So on a wet Bank Holiday Sunday (what other kind of weather do you get on a bank holiday?) family Upchurch Tarling, lashed by driving rain, visited the London Transport Museum in the piazza of Covent Garden. It was only half-way round the museum, and having read one of the exhibition plaques, that I realised that the building had in fact housed the old Covent Garden Flower Market. And it’s a truly beautiful building.

The market, in one form or another, has been in operation since the 15th century. The name is in fact a bastardization of Convent Garden from when it was formerly the vegetable garden for the monks at Westminster Abbey. Dissolution of the monasteries by Henry VIII led to the land being given to the first Earl of Bedford, and eventually a later fourth Earl commissioned architect  Inigo Jones to build the first square or piazza in London, the resulting housing aimed at the wealthier residents of London. When the Great Fire in 1666 flattened much of London to the east, the square suddenly exploded with new activity as former City of London dwellers headed to the West End to rebuild their lives, so much so that Charles II formalised the Market with a new royal charter in 1670. The posh people by then had begun to move out.

The area gradually fell into disrepute with taverns, coffee houses and theatres opening, mingling with the brothels and prostitutes. The market continued successfully however, albeit in somewhat squashed surroundings,  and the produce grew in abundance, much home-grown but some arriving from abroad as trade continued to flourish. Items such as broccoli, French beans, cucumbers, asparagus, strawberries as well as spring and summer flowers could all readily be found. In the early 19th century the area was so chaotic and so over-crowded that the then current Earl of Bedford had a new covered market built and the resulting neo-classical building by architect Charles Fowler went to some way to help organize the vending and selling of produce there. Over the century and into the next, further buildings were added including the the Transport Museum’s own cast iron and glass building,  designed by William Rogers in 1871,  the heart of London’s wholesale flower business for the next 100 years, trading every day except for Christmas.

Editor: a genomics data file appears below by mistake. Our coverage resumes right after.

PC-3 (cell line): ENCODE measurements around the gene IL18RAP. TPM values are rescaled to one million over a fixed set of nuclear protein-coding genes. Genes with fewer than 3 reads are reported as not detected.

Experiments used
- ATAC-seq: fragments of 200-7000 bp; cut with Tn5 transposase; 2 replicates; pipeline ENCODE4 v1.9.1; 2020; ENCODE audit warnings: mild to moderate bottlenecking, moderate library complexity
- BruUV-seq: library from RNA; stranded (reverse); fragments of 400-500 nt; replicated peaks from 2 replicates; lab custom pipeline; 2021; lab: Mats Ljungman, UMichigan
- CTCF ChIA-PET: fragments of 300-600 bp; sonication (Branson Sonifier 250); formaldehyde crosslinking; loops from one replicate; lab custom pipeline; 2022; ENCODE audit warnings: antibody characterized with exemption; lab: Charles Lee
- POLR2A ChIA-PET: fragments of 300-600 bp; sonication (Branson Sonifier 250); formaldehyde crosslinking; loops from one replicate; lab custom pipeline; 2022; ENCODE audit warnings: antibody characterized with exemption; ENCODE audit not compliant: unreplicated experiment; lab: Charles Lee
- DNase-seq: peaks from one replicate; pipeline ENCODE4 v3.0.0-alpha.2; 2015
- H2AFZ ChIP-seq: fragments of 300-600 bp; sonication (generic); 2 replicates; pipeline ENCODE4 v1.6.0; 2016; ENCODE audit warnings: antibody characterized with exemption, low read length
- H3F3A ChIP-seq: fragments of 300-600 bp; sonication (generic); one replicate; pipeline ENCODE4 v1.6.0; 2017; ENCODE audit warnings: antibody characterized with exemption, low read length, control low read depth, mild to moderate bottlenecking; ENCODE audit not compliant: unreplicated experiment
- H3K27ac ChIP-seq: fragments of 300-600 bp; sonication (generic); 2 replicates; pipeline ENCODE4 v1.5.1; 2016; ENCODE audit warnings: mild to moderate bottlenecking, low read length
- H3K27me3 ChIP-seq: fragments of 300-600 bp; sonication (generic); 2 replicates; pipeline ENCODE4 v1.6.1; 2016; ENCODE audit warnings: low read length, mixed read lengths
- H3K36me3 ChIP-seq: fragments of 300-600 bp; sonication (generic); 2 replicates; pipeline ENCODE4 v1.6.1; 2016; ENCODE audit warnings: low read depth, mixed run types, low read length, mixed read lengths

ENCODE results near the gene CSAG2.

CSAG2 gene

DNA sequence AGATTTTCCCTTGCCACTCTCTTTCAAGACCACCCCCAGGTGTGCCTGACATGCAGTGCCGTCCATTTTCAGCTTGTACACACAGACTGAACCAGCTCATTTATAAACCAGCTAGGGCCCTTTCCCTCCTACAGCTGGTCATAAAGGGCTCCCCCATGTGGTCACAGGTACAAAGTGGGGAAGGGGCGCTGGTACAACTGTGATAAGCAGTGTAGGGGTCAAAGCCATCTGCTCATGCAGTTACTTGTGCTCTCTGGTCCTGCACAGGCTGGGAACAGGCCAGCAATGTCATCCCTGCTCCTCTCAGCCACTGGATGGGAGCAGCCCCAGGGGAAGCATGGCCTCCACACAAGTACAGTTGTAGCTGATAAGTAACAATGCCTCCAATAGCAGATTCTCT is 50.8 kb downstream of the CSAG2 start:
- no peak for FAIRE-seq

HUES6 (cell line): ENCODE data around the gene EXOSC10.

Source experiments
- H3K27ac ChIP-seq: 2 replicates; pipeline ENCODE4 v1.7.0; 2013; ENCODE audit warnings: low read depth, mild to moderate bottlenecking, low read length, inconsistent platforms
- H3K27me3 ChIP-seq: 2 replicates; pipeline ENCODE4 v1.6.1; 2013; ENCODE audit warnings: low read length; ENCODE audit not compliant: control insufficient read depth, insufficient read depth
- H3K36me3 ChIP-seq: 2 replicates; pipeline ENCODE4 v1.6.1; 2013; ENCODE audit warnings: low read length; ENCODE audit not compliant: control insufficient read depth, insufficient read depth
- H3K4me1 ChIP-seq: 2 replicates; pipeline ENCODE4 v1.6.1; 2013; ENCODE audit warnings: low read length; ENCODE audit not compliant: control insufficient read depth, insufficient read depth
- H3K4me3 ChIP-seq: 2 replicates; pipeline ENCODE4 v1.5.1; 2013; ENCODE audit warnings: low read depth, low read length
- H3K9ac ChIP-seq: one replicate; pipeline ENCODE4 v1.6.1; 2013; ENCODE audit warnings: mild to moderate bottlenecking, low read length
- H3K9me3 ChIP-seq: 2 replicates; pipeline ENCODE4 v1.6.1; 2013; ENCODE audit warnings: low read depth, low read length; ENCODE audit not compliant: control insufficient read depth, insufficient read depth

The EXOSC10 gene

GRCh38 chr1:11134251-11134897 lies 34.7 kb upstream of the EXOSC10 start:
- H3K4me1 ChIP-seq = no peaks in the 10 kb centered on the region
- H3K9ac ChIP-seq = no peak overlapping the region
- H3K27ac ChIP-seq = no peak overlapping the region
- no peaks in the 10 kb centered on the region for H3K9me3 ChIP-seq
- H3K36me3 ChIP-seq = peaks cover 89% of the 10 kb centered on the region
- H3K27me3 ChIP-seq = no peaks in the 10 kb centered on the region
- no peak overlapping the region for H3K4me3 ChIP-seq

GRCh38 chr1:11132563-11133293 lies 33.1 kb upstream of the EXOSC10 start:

“In the 20th century, products were shipped in from places like California, Marrakesh, and Holland and trucked in overnight from as far as the border with Scotland. Covent Garden was the premier price-setting market in Britain: at its height the market was the destination for almost a third of all the fruit and vegetables imported into the country. The annual turnover was about one million tons and the sale of all this produce is estimated to have been worth £65 million.” Anna Bransford – Covent Garden Memories

By the end of the 1960’s however, traffic congestion was causing problems for the market, which required increasingly large lorries for deliveries and distribution. Redevelopment was considered, but protests from the Covent Garden Community Association in 1973 prompted the then Home Secretary, to give dozens of buildings around the square listed-building status, preventing redevelopment. In 1974 the market relocated to its new site, the New Covent Garden at Nine Elms in Vauxhall, where it continues to have it own set of characters and lovable rogues.

Below is a link to an photo editorial about Clive Boursnall who’s photography and resulting book Old Covent Garden beautifully captures the mood of the market in the 60s and 70s. Worth a look. I especially love the flower ladies – Eliza Dolittle they are not.